Things are scarcely preferably at the other end of the fortune-teller’s see-saw, where squats the dead weight of doom in the shape of those predicting a 2-year lockdown for many people with health problems. Unfortunately, as studies of depressives show, the Eeyores are usually closer to the truth than the optimistic Tiggers. Out-morosing everyone in the Hundred-Acre Wood is the prediction that, even after the crisis is over, things could get worse still with a post-viral pandemic of chronic fatigue syndrome (aka ME) disabling the world’s working population, as the condition is commonly associated with virus triggers (New Scientist, 15 April – bit.ly/2Vp1Dv7).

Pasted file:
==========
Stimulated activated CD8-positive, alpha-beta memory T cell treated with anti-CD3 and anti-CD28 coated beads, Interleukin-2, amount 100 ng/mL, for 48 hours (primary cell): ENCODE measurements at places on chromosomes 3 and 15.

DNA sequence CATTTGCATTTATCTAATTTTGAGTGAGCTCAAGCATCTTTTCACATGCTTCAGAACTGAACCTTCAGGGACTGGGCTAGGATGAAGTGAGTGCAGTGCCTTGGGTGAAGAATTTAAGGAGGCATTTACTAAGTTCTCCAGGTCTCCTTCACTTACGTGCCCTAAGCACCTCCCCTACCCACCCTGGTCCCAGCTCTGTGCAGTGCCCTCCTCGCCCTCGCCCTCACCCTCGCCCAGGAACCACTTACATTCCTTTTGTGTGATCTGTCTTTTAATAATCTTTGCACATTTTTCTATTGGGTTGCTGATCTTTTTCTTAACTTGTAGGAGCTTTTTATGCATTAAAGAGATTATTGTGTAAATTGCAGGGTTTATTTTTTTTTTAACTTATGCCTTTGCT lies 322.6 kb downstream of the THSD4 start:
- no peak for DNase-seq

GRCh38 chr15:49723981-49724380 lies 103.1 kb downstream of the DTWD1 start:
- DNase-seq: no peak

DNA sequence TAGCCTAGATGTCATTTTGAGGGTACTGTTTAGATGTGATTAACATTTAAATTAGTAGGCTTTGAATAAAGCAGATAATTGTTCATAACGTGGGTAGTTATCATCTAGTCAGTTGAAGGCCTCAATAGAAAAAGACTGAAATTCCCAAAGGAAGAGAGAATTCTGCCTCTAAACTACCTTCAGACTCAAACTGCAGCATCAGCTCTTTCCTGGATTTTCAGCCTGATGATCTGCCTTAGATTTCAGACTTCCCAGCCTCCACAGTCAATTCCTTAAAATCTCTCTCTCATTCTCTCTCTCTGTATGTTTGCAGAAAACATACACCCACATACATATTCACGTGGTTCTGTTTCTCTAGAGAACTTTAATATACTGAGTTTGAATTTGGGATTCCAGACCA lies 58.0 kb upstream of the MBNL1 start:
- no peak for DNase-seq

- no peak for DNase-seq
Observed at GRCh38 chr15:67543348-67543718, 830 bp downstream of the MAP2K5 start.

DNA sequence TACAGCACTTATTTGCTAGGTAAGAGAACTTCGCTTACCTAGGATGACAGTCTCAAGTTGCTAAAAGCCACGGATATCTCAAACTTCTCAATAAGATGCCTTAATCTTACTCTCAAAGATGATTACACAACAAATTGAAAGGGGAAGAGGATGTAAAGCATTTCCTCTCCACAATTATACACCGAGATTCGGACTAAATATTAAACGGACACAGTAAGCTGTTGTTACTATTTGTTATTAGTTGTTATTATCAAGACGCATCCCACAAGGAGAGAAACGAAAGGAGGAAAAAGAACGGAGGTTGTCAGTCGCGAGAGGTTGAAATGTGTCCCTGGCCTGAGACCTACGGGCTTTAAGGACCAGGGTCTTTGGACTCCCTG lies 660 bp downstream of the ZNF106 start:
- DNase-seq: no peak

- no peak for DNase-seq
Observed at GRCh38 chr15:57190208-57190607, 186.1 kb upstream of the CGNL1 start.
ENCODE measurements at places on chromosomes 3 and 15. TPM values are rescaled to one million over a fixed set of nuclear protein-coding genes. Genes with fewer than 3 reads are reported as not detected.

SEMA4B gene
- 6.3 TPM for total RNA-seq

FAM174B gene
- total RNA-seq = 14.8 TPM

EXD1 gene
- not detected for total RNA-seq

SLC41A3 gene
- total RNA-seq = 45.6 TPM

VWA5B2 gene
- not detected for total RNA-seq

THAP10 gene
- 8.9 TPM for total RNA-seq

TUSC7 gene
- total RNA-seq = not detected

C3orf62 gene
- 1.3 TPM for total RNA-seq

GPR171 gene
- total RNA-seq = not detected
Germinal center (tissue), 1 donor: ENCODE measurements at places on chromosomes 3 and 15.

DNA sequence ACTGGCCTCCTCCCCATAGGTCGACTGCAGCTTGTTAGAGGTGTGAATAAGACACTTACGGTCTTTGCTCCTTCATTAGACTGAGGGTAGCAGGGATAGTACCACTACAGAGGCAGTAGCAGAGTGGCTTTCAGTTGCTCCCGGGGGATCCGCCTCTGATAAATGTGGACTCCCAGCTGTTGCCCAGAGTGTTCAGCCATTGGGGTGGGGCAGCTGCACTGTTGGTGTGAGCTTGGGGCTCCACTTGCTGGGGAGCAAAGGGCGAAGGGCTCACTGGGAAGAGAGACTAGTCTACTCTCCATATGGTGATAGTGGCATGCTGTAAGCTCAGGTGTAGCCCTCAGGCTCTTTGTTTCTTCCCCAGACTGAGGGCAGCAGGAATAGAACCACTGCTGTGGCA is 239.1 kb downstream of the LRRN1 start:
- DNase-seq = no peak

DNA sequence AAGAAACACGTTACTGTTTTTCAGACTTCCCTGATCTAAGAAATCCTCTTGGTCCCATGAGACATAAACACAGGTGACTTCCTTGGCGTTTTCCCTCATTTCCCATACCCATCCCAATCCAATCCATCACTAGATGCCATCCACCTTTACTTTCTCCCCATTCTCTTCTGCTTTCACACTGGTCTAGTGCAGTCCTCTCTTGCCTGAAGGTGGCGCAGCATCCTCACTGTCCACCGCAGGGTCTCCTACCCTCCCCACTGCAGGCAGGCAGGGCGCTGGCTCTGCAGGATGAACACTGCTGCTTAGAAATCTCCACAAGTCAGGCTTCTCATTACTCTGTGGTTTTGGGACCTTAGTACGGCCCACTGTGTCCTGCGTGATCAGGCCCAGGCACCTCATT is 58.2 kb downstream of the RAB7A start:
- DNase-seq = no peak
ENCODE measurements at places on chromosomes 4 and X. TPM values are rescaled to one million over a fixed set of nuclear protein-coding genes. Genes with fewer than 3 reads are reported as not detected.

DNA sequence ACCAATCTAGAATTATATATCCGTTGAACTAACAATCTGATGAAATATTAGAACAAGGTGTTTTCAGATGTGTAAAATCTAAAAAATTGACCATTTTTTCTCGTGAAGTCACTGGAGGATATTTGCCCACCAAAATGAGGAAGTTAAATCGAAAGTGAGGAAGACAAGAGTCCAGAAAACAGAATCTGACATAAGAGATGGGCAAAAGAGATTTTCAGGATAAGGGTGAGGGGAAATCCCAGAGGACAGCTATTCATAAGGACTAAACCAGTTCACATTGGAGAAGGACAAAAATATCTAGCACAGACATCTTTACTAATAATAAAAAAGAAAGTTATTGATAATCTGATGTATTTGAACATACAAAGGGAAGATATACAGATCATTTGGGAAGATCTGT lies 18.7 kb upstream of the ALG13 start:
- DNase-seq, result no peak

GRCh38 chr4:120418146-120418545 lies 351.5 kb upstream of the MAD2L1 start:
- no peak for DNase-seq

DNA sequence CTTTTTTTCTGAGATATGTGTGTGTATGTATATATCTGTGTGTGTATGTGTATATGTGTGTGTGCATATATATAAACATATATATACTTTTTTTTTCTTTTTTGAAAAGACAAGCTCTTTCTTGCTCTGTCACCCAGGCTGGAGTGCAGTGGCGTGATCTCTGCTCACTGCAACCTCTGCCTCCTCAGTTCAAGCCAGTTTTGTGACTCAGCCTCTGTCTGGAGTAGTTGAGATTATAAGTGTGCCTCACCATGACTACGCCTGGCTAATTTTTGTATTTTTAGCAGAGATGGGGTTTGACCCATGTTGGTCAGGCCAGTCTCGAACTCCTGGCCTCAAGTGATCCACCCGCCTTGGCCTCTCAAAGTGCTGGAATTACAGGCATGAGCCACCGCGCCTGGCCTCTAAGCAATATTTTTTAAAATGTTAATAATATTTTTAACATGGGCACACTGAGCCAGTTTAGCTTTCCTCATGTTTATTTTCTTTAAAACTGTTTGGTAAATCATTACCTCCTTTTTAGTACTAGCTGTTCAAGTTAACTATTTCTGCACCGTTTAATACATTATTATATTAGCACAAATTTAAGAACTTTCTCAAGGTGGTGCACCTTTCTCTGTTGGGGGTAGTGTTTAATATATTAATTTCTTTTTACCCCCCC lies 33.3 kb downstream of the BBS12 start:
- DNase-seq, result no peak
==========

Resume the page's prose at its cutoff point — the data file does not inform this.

Given all this, there’s something rather tasteless about the amount of articles saying how good this is for the planet and climate change. This is like condoling you for the loss of your granddad and then pointing out how good his ashes will be for the roses. It’s obviously true that the roads and skies are emptier, so UK air pollution is down by up to 60 percent (bbc.in/3eCdPQM), and industrial pollution levels are down as oil prices drop to a 21-year low (bbc.in/2RMsAGX). But according to a NASA study the supposed benefits to the climate are vastly overstated, with a short business break scarcely making up for years of concentrated activity (go.nasa.gov/34NfA9k). Nevertheless, according to some deep greens, this is a clear sign that it’s perfectly possible to do all the things the climate lobby and the IPCC have been demanding for years, and which governments seem to think can’t be done.

A child in time for a coronavirus pandemic